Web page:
That idea that a large company salesperson, their job was to memorize a script and execute that script time and again. But as an entrepreneur I realized that the script wasn't working and that we needed to iterate or pivot and actually learn from those interactions. That distinction between large company execs knowing how to execute off of known price lists, known data sheets, known customer lists versus entrepreneurs trying to discover what they are from first principles is the distinction between what that title of sales means in a large company and what it means in an early‑stage venture. And also explains why large company executives typically melt down in their first startup. In Silicon Valley the heuristic or the rule is you want to be the second startup to hire someone from a large company. Not because they're dumb, but they need to relearn all the skills that are necessary in an early‑stage venture.
Some of the other key distinctions between a large company and startup is having to be in engineering. In a large company you historically built the product by having a market requirements document and then you wrote a functional spec and then you gave it to engineering. And then they kind of locked themselves in a room for the next year with, you know, Diet Coke and candies and cookies and, you know, kind of kept going for coding or building the hardware. And you would then go to alpha test, beta test, first customer ship and then finally ship the product and a big party. The problem was, of course, this method for engineering a product called waterfall development meant that you never really got customer feedback until thousands of engineering hours were spent, tons of money and more importantly time has gone on. You would never know whether these features were needed or wanted until you were done. In a startup what we do now is we build a product iteratively and incrementally. And the goal isn't to ship the product. The goal is to ship the minimum piece called the minimum viable product where we could actually get the most learning at this point in time.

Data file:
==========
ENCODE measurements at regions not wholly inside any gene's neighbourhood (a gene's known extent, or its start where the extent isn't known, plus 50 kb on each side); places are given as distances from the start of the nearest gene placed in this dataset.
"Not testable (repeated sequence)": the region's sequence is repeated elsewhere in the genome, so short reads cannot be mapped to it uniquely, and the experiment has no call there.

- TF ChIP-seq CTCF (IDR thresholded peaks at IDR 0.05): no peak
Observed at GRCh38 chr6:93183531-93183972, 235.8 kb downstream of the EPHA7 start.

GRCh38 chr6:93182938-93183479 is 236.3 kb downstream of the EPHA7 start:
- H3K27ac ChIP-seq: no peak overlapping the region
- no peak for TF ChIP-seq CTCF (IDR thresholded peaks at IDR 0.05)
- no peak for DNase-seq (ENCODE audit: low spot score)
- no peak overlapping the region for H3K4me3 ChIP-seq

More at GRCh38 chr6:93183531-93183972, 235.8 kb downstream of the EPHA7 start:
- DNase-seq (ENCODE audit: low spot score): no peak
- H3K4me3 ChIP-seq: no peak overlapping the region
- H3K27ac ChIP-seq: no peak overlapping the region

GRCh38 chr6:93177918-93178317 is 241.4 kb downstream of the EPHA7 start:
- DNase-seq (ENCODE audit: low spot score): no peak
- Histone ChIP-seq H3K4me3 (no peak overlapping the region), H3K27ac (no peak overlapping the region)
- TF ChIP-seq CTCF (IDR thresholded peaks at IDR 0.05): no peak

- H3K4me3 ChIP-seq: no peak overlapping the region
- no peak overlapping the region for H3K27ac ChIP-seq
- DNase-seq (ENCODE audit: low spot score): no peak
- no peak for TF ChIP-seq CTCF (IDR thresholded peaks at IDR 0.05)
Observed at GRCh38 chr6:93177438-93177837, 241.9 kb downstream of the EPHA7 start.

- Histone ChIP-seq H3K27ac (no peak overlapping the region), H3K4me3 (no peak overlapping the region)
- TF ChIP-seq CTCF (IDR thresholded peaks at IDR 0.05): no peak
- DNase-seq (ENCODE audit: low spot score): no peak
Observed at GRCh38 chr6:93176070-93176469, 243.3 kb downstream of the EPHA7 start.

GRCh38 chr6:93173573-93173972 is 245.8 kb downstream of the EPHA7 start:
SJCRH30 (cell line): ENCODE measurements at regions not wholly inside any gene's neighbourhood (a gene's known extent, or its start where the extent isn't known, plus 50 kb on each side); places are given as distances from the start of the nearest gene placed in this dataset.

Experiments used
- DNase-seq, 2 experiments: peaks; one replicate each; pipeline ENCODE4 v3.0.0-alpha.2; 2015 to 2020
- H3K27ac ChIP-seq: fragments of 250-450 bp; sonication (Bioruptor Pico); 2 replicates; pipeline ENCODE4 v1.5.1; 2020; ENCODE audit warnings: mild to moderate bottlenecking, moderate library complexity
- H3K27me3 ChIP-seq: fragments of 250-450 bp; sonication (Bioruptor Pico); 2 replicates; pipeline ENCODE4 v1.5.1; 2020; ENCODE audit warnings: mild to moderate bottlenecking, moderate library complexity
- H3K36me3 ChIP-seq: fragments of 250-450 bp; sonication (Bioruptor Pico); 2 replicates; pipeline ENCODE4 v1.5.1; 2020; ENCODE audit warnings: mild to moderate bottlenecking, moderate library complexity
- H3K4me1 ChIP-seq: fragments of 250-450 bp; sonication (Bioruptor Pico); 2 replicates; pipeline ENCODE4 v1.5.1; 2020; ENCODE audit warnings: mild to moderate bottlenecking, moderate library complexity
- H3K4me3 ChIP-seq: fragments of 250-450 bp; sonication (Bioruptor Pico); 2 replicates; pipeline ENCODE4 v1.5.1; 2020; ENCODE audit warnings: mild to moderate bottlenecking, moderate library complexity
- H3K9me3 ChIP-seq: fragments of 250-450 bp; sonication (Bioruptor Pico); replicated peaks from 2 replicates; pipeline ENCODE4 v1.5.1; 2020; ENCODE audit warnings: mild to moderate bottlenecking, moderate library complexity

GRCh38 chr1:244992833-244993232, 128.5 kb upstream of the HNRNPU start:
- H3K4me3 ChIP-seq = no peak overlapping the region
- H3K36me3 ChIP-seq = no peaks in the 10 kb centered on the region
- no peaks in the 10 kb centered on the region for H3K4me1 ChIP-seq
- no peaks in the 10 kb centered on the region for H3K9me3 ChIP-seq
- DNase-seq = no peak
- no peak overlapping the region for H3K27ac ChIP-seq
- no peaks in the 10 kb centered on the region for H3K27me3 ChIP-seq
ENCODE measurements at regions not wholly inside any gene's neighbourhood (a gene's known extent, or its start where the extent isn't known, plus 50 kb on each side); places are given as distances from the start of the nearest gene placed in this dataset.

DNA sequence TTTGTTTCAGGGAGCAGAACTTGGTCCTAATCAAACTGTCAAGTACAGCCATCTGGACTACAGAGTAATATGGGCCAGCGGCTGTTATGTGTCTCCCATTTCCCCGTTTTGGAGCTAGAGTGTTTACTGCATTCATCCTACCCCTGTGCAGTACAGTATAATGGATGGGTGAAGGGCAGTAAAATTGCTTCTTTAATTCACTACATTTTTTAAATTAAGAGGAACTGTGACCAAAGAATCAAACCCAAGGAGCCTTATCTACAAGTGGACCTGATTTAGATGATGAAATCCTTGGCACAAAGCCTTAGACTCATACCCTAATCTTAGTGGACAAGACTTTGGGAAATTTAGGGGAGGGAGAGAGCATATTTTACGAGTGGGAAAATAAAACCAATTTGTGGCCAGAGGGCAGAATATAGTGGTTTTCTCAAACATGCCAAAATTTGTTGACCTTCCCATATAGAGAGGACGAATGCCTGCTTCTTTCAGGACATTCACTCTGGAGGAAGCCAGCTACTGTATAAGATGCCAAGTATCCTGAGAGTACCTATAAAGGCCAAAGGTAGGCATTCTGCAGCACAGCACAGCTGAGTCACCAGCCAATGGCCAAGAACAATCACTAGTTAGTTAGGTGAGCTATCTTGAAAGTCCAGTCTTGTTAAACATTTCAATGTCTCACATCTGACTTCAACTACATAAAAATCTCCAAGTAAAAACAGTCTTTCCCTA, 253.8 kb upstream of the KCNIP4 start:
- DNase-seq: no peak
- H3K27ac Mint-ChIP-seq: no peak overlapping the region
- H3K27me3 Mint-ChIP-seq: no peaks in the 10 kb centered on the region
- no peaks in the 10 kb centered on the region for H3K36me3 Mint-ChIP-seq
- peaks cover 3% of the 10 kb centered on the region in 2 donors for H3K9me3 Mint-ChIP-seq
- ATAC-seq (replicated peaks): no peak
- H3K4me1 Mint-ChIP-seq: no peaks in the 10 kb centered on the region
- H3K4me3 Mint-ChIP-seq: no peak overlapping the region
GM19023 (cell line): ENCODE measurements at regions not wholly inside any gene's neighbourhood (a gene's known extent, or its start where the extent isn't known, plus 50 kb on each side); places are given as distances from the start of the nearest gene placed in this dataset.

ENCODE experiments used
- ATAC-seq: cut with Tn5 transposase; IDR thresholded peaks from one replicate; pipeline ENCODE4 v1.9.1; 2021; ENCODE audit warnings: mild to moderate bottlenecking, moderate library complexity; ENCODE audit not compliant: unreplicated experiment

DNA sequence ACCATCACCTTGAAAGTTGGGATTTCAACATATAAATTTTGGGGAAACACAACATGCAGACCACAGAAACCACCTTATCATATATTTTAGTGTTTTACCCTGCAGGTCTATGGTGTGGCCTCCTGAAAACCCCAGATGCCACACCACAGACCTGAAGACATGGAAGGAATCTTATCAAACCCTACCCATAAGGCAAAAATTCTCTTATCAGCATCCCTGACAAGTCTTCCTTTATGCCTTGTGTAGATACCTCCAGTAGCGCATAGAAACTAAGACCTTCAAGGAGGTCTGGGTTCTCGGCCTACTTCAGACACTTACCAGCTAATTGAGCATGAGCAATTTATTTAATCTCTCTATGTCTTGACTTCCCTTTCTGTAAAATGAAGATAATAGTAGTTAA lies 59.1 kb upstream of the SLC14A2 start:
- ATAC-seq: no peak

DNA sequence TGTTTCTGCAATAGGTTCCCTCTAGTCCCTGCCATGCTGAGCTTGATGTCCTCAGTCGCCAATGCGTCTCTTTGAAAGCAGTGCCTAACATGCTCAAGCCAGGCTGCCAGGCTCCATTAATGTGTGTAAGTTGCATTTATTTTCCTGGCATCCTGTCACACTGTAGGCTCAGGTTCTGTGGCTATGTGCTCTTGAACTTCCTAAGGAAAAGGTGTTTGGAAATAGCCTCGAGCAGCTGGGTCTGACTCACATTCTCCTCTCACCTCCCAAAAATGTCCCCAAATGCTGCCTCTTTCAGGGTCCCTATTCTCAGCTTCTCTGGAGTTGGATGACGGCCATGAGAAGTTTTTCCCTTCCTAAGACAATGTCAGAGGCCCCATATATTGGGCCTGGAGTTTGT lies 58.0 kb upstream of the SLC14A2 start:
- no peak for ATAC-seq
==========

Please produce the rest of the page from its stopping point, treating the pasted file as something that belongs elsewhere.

And so the people who can manage large scale engineering projects for execution are very different than the type of people who are comfortable in managing just enough engineering for learning and discovery. Very key distinction between a VP of Engineering who's going to do waterfall development, have a QA department, tech pubs department from a startup head of development who understands that getting things out quickly matters.